When we're eager to spend money, sometimes we say it's ''burning a hole in our pocket.'' Well, the same principle is applicable for entrepreneurial ideas. There comes a point in every entrepreneur's journey when they have to turn a hypothetical plan into a real venture. And what better time to take the leap than the beginning of a fresh new year?
Of course, the only smart time to launch a business is well after you've planned for every possible outcome. For example, carrying a small business insurance policy helps protect your fledgling finances against liability lawsuits, property damage, and more. Putting safeguards into place before Day One boosts your chances at longevity—every business owner's dream!
How you view small business success rates depends on whether you see the glass as half-empty or half-full. According to the U.S. Small Business Administration, two-thirds of businesses with employees survive at least two years. The five-year survival rate is around half. Keeping in mind for every two endeavors that initially succeed, one won't. What can you do to boost your chances?
Here are some of the staples you'll need to launch a business in the new year and beyond.
Writing down a few goals on a napkin at lunch doesn't count. In order to move full steam ahead, you need a guiding document outlining logistics and processes. Here's what your business plan should contain, according to one Forbes contributor and small-business expert:
It takes money to make money—or at least to start a business in the hopes of making money. Start-up companies can pursue a number of funding models, each with its own advantages and disadvantages. For example, some companies use outside investments from venture capitalists or angel investors to launch. Other leaders decide to bootstrap their own venture with the goal of keeping expenses and interest costs low.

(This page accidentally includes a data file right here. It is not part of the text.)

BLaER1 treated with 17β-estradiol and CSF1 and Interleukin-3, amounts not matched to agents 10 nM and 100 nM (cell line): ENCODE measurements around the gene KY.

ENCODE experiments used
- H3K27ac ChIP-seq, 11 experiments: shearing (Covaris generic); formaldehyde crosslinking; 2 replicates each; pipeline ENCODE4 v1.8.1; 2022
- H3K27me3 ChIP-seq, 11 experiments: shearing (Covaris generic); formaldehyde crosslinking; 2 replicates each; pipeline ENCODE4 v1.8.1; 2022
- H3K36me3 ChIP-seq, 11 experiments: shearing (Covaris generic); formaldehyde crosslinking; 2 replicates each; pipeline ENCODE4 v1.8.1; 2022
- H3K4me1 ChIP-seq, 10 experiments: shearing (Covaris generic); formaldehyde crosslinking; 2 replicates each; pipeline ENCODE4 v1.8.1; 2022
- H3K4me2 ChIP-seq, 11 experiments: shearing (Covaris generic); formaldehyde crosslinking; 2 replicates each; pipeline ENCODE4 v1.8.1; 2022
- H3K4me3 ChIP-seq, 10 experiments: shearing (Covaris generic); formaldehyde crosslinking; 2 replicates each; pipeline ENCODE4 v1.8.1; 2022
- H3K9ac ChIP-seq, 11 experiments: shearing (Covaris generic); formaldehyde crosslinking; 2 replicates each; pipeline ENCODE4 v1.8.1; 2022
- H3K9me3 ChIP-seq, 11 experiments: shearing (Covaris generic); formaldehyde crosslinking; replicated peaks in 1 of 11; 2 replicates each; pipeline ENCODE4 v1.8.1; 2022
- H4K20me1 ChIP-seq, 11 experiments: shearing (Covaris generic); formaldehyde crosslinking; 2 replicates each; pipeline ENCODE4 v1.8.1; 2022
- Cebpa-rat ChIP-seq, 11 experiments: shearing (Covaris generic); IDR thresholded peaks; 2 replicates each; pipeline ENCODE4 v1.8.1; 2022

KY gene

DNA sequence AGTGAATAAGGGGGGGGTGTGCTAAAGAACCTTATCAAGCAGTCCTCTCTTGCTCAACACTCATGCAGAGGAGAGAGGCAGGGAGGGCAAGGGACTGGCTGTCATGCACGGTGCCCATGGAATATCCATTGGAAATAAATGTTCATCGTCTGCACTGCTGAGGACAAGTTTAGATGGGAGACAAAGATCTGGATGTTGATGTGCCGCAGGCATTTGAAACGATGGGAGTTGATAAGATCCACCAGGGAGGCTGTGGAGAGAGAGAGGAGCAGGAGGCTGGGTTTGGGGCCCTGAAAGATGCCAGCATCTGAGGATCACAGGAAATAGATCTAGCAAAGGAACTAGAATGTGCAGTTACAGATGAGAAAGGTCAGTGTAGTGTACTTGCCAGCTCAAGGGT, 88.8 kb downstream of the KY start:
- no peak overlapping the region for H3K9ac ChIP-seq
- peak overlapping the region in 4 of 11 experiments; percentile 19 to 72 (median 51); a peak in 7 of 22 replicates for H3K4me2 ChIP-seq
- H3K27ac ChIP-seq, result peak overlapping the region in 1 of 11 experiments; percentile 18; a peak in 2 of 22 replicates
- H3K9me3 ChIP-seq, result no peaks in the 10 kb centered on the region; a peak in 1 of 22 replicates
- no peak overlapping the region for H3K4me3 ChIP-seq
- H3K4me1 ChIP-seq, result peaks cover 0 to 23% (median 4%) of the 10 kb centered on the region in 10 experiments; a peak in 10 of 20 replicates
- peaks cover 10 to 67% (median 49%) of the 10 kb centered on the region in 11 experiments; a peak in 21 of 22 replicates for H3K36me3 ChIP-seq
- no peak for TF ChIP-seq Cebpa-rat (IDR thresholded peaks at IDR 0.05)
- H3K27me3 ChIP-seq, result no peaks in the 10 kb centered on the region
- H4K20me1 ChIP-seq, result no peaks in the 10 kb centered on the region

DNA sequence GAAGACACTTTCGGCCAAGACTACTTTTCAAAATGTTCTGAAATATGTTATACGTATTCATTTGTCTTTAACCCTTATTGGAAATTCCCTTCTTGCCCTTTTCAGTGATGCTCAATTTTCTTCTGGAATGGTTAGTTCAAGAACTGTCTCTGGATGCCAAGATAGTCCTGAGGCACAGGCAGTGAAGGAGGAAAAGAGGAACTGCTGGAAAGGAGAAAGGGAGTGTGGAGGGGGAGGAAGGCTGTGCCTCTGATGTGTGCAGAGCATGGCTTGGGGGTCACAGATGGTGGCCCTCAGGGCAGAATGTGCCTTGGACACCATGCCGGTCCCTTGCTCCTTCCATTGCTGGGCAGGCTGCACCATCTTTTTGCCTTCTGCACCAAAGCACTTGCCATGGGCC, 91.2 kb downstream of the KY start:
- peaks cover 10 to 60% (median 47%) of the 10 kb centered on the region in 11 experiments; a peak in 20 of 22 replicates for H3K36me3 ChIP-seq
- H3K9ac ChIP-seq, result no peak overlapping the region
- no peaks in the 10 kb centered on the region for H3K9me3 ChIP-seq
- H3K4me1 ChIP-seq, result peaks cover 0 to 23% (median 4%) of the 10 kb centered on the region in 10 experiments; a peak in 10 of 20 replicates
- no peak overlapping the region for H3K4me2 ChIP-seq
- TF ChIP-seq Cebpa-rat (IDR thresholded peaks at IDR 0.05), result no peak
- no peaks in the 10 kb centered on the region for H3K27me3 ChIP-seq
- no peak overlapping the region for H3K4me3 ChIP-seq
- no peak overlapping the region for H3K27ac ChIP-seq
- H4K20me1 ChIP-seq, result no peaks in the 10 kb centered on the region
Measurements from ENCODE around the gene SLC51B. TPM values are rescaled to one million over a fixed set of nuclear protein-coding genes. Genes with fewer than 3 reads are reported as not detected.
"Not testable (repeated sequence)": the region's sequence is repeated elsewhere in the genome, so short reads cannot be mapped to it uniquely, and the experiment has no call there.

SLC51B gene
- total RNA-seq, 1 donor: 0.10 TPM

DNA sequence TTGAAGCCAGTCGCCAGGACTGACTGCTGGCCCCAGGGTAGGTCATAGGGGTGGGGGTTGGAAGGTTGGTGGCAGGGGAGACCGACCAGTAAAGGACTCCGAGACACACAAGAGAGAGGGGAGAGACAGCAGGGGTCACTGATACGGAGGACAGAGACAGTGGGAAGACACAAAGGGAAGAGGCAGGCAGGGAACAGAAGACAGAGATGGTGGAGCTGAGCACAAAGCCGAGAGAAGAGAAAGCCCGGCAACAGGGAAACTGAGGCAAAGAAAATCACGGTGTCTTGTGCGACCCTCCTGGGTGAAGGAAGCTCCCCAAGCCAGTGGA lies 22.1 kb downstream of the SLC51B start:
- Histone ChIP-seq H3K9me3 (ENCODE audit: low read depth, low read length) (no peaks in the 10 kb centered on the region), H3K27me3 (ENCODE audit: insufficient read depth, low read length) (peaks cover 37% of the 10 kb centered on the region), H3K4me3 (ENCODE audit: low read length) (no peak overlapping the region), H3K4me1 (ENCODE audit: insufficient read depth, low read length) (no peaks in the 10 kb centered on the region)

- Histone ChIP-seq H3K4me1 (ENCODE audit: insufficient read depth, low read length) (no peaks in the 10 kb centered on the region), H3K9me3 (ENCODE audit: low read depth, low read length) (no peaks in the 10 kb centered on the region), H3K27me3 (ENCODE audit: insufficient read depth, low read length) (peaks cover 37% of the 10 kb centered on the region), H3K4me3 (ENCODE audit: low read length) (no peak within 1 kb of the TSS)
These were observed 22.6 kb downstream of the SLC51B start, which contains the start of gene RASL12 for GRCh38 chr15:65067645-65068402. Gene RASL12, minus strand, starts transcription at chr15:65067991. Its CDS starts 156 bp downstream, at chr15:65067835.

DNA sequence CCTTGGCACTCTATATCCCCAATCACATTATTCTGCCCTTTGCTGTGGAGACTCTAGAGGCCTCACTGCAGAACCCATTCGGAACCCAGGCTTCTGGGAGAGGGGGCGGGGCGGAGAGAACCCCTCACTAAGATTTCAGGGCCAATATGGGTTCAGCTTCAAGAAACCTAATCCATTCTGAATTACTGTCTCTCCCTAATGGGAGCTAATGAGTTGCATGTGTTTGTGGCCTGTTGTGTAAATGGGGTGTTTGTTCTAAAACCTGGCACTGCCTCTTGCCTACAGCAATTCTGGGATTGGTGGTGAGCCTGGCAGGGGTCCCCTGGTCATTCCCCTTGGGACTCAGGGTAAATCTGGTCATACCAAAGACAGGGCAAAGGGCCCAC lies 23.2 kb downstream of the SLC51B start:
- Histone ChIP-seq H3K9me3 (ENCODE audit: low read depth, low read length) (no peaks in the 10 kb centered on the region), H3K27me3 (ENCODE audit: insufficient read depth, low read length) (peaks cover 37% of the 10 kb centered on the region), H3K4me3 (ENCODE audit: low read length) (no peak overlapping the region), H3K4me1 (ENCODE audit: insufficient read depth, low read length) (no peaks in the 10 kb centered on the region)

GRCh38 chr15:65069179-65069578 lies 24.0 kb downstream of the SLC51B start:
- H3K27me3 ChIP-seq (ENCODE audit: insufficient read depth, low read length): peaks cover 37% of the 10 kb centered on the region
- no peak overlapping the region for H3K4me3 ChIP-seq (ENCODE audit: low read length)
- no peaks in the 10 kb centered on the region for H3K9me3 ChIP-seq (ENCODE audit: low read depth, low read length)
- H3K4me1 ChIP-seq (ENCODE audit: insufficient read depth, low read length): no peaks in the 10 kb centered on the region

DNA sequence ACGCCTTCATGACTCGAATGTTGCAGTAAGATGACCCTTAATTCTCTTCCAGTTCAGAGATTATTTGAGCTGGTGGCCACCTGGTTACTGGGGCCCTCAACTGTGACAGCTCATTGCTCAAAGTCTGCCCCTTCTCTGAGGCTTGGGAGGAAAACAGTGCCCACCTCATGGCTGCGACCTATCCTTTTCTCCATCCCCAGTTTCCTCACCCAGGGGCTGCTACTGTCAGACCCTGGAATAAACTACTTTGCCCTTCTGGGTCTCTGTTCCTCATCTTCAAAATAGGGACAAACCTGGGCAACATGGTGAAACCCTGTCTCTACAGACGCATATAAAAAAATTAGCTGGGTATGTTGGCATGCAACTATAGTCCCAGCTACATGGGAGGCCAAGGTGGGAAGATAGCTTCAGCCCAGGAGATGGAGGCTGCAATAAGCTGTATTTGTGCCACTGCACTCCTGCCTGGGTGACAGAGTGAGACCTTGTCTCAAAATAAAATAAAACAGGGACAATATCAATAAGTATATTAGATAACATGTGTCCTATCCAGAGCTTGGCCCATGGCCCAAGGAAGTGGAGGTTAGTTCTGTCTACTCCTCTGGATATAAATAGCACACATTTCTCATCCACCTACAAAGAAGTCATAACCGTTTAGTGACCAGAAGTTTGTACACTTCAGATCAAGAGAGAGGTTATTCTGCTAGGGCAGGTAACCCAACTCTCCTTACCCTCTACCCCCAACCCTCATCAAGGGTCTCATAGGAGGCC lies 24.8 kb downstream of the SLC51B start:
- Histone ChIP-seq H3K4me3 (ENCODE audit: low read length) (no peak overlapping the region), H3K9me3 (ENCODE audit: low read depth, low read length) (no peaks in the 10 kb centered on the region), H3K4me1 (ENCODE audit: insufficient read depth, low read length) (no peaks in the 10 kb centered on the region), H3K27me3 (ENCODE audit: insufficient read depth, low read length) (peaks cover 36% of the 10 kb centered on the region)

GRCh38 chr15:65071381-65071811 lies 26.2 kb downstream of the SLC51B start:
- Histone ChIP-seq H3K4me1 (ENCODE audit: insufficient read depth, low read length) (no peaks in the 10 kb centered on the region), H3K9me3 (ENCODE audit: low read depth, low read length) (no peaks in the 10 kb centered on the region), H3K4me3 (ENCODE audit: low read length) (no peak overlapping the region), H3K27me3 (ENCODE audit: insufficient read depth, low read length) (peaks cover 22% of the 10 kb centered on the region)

How you choose to fund your endeavor depends on many things: its size, industry, business model, goals, estimated startup costs, and more. The need for stable, sustainable funding is a universal requirement for starting businesses of all shapes and sizes.
Finally, you'll need a commercial space to function as your headquarters. Some entrepreneurs choose to share a workspace with other companies, while some lease a private space. Yet other businesses get their start in a garage, home office, or basement.
But homeowners be warned: Your homeowners insurance does not necessarily cover your business operations and premises. At the least, you'll have to add a rider to your current policy. More likely, you'll need to take out small business insurance to protect yourself against damage and liability.
Wherever you set up shop, make sure your small business gets a solid start with the right insurance package. Explore your commercial policy options with CoverHound for free!